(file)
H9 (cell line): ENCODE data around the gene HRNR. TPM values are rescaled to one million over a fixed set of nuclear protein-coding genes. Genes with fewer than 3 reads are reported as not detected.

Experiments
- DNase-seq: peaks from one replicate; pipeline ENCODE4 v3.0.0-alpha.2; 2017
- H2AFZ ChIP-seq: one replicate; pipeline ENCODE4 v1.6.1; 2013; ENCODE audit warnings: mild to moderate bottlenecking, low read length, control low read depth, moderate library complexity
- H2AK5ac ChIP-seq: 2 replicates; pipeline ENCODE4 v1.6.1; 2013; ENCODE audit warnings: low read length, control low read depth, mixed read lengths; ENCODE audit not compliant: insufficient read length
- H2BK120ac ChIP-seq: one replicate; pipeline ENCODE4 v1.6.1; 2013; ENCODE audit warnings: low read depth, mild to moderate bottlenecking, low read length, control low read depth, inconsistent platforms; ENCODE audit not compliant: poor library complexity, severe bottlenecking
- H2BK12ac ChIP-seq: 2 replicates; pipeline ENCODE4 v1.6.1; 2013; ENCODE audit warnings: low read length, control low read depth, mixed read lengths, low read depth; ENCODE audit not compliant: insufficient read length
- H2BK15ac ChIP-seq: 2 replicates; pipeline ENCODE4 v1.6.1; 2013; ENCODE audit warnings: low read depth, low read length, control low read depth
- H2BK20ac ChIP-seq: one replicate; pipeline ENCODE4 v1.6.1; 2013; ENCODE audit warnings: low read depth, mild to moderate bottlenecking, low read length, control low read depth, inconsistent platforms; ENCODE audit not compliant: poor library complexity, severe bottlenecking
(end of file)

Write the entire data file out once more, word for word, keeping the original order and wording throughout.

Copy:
H9 (cell line): ENCODE data around the gene HRNR. TPM values are rescaled to one million over a fixed set of nuclear protein-coding genes. Genes with fewer than 3 reads are reported as not detected.

Experiments
- DNase-seq: peaks from one replicate; pipeline ENCODE4 v3.0.0-alpha.2; 2017
- H2AFZ ChIP-seq: one replicate; pipeline ENCODE4 v1.6.1; 2013; ENCODE audit warnings: mild to moderate bottlenecking, low read length, control low read depth, moderate library complexity
- H2AK5ac ChIP-seq: 2 replicates; pipeline ENCODE4 v1.6.1; 2013; ENCODE audit warnings: low read length, control low read depth, mixed read lengths; ENCODE audit not compliant: insufficient read length
- H2BK120ac ChIP-seq: one replicate; pipeline ENCODE4 v1.6.1; 2013; ENCODE audit warnings: low read depth, mild to moderate bottlenecking, low read length, control low read depth, inconsistent platforms; ENCODE audit not compliant: poor library complexity, severe bottlenecking
- H2BK12ac ChIP-seq: 2 replicates; pipeline ENCODE4 v1.6.1; 2013; ENCODE audit warnings: low read length, control low read depth, mixed read lengths, low read depth; ENCODE audit not compliant: insufficient read length
- H2BK15ac ChIP-seq: 2 replicates; pipeline ENCODE4 v1.6.1; 2013; ENCODE audit warnings: low read depth, low read length, control low read depth
- H2BK20ac ChIP-seq: one replicate; pipeline ENCODE4 v1.6.1; 2013; ENCODE audit warnings: low read depth, mild to moderate bottlenecking, low read length, control low read depth, inconsistent platforms; ENCODE audit not compliant: poor library complexity, severe bottlenecking